Importance of Microbiomes in vaginas (Introduction)

by David Turell @, Thursday, November 30, 2023, 17:56 (143 days ago)

Can cause vaginosis:

"Editor’s summary
During bacterial vaginosis (BV), an overgrowth of bacteria resides on affected epithelial surfaces, which are prone to increased shedding of cells. Agarwal et al. surveyed the glycans (carbohydrates) covering vaginal epithelial cells in human BV and found depletion of sialic acid residues, resulting in overall diminished protective glycocalyx. Treatment of healthy vaginal epithelial cells with recombinant Gardnerella sialidases recapitulated BV-like desialyated glycans and altered epithelial cell gene expression pathways regulating cell death, differentiation, and inflammatory responses. This work suggests that the action of bacterial sialidases on vaginal surfaces may underlie the aberrant epithelial pathophysiology observed in BV."'Abstract
Epithelial cells are covered in carbohydrates (glycans). This glycan coat or “glycocalyx” interfaces directly with microbes, providing a protective barrier against potential pathogens. Bacterial vaginosis (BV) is a condition associated with adverse health outcomes in which bacteria reside in direct proximity to the vaginal epithelium. Some of these bacteria, including Gardnerella, produce glycosyl hydrolase enzymes. However, glycans of the human vaginal epithelial surface have not been studied in detail. Here, we elucidate key characteristics of the “normal” vaginal epithelial glycan landscape and analyze the impact of resident microbes on the surface glycocalyx. In human BV, glycocalyx staining was visibly diminished in electron micrographs compared to controls. Biochemical and mass spectrometric analysis showed that, compared to normal vaginal epithelial cells, BV cells were depleted of sialylated N- and O-glycans, with underlying galactose residues exposed on the surface. Treatment of primary epithelial cells from BV-negative women with recombinant Gardnerella sialidases generated BV-like glycan phenotypes. Exposure of cultured VK2 vaginal epithelial cells to recombinant Gardnerella sialidase led to desialylation of glycans and induction of pathways regulating cell death, differentiation, and inflammatory responses. These data provide evidence that vaginal epithelial cells exhibit an altered glycan landscape in BV and suggest that BV-associated glycosidic enzymes may lead to changes in epithelial gene transcription that promote cell turnover and regulate responses toward the resident microbiome."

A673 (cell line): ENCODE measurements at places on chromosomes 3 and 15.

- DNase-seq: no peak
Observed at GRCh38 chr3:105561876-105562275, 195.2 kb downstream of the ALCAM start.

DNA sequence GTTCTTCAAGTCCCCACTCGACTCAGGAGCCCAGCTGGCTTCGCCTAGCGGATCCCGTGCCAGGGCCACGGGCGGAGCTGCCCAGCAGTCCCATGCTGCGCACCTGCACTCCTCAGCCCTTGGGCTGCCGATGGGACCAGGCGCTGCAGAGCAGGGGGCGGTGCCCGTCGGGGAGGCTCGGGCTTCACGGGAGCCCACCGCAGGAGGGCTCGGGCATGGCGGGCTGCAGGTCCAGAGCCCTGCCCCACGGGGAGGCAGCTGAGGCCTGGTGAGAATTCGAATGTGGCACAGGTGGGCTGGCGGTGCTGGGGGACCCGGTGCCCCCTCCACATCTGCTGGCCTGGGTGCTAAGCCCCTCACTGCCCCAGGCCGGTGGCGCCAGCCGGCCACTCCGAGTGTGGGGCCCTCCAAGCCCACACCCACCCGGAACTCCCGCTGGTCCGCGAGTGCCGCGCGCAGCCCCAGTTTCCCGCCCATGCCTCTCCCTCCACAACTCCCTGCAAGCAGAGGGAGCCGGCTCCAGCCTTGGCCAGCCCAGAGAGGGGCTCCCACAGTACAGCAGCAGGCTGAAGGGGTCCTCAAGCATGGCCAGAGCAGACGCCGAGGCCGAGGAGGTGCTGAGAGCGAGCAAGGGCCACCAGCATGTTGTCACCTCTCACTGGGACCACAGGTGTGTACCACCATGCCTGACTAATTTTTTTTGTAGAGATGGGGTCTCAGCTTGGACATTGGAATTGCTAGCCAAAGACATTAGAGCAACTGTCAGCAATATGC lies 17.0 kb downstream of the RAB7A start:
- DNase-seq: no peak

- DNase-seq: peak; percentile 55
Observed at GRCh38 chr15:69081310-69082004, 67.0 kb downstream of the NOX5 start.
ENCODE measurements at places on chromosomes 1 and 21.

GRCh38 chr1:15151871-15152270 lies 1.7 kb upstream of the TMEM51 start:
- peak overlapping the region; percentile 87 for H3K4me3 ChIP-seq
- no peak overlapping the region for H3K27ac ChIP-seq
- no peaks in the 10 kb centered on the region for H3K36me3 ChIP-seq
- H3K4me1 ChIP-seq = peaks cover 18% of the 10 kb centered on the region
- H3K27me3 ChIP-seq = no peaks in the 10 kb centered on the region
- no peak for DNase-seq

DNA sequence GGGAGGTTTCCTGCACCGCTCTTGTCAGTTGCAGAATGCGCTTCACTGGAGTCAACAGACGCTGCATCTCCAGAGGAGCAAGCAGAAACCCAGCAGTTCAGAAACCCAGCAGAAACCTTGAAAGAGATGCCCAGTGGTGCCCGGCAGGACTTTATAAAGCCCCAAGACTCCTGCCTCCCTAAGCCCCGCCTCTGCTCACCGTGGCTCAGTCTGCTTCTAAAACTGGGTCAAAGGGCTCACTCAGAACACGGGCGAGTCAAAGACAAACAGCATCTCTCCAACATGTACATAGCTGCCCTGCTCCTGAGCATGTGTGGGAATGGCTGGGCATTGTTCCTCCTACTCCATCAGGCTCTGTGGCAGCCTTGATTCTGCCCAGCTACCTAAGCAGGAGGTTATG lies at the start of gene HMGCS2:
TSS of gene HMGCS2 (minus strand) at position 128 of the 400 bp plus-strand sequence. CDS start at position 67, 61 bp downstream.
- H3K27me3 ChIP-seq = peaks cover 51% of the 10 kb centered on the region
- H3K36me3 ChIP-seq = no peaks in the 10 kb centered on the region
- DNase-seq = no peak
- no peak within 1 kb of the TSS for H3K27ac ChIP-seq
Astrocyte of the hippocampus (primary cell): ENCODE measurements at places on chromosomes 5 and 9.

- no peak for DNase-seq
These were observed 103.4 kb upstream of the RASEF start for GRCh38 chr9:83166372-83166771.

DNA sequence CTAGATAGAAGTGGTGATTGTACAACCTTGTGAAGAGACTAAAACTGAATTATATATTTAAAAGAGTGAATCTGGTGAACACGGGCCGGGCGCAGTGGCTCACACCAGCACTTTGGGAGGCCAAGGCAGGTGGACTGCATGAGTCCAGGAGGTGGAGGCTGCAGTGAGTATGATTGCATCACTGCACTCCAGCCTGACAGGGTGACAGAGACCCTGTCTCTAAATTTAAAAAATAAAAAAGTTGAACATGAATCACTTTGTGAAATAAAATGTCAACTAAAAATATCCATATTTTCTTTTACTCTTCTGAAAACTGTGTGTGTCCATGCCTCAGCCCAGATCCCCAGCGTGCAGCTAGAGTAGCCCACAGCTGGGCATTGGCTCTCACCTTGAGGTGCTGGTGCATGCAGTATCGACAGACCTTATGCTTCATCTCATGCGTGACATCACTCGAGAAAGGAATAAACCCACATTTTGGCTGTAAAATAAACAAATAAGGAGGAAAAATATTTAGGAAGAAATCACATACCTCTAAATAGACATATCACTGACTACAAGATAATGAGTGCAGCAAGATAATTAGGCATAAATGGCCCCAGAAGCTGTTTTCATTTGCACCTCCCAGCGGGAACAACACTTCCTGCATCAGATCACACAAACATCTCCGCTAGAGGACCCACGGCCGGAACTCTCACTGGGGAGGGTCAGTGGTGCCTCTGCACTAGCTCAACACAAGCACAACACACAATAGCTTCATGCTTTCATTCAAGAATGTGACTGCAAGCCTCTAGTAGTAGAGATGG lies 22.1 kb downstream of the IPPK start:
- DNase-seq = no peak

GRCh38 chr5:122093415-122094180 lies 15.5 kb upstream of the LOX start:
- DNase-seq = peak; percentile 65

A simple explanation:

According to a new study published in Science Translational Medicine, vaginosis causes a breakdown of glycans—carbohydrates that coat the surface of epithelial cells lining the vagina. Glycans normally provide a protective barrier against infection, but they’re also an attractive meal for hungry microbes. Certain species of vaginosis-associated bacteria release enzymes called sialidases, which dismantle glycans and allow the vaginal microbiome to wreak havoc in the epithelium.

These findings could inform the development of more effective, long-term treatments for vaginosis, the study authors write. Folks with vaginas should also steer clear of scented products and douching, which can throw the vaginal microbiome out of whack.

Comment: the vaginal microbiome normally maintains a healthy vagina. But like any free to change bacterial system it can go wrong and cause trouble. This is a theodicy view: bacteria are so necessary for a healthy life, we must accept bacterial mistakes in action, as an acceptable tradeoff.

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